Document Server@UHasselt >
Research >
Research publications >

Please use this identifier to cite or link to this item: http://hdl.handle.net/1942/10364

Title: Reflections on enhancing interaction in surface computing using real-world objects
Authors: VANDOREN, Peter
Issue Date: 2009
Citation: CHI'09 Workshop on Surface and Multitouch Computing, Boston, USA, 2009-04-04.
Abstract: The popularity of interactive surfaces has increased significantly in the past years. The development of several interactive surfaces has stimulated research on interaction techniques, group collaboration, information visualization techniques, technology alternatives, ... Furthermore, a number of applications were realized, mostly focusing on sorting (e.g. pictures), planning (e.g. agenda's, projects, GIS), sketching, brainstorming or games. Here, touch input and gestures form the principal method of interaction, whereas additional input devices are rather seldom used. On the other hand, a number of researchers have been working on tangible user interfaces (TUI) in the past decade. Their research has led to quite some innovative interfaces in a wide range of application areas. Working with tangible I/O objects is experienced as quite intuitive, notwithstanding the fact that many objects are newly created artifacts. These objects have form factors of their real-world counterpart (if any) and thus help facilitating embodied interaction. A research challenge, situated at the crossroads of tangible user interfaces and interactive surfaces, is the interaction with real-world objects on interactive surfaces. Since affordances and behavior of real-world objects are familiar to the target audience of an application (and hence can substantially improve user experience), it should be beneficial to use real world objects in applications of surface computing.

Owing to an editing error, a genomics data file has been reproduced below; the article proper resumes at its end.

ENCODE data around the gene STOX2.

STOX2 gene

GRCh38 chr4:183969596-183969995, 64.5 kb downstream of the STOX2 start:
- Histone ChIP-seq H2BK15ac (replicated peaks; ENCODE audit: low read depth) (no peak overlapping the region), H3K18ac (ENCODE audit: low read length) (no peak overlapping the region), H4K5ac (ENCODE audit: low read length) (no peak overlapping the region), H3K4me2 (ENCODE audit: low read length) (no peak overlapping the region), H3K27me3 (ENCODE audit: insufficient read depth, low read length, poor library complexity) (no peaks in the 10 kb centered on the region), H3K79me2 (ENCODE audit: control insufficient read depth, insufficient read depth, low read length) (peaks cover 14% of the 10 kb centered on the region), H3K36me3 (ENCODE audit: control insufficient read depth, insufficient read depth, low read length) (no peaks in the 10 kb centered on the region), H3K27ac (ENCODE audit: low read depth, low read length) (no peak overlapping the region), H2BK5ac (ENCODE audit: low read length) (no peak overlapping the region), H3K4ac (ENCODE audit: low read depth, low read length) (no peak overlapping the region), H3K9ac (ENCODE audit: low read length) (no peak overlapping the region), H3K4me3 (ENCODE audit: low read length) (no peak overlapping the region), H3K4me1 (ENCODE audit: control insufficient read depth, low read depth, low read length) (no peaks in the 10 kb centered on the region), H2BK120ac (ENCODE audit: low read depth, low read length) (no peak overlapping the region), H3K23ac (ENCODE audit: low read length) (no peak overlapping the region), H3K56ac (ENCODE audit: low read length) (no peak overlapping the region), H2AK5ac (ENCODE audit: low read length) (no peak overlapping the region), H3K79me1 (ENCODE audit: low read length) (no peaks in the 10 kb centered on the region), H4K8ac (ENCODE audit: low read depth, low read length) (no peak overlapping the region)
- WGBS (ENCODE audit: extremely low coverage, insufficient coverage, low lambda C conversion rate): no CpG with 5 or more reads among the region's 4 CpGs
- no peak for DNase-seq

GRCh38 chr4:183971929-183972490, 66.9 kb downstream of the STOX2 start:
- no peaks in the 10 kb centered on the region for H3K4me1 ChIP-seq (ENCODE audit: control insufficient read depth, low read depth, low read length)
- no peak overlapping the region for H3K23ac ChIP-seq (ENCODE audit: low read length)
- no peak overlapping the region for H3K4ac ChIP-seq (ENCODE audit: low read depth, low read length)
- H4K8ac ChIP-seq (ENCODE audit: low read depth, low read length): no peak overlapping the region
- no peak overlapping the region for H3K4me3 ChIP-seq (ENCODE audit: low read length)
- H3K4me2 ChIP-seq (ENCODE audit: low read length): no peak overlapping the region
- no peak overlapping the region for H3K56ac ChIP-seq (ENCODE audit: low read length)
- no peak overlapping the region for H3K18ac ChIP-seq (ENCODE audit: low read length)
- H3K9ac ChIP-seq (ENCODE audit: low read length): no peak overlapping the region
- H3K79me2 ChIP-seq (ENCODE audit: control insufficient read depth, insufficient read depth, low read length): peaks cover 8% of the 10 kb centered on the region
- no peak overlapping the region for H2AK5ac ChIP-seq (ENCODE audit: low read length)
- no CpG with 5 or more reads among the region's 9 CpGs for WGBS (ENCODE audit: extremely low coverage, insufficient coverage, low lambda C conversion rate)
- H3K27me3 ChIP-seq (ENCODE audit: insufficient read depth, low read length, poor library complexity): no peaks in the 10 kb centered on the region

URI: http://hdl.handle.net/1942/10364
Category: C2
Type: Conference Material
Appears in Collections: Research publications

Files in This Item:

There are no files associated with this item.

Items in DSpace are protected by copyright, with all rights reserved, unless otherwise indicated.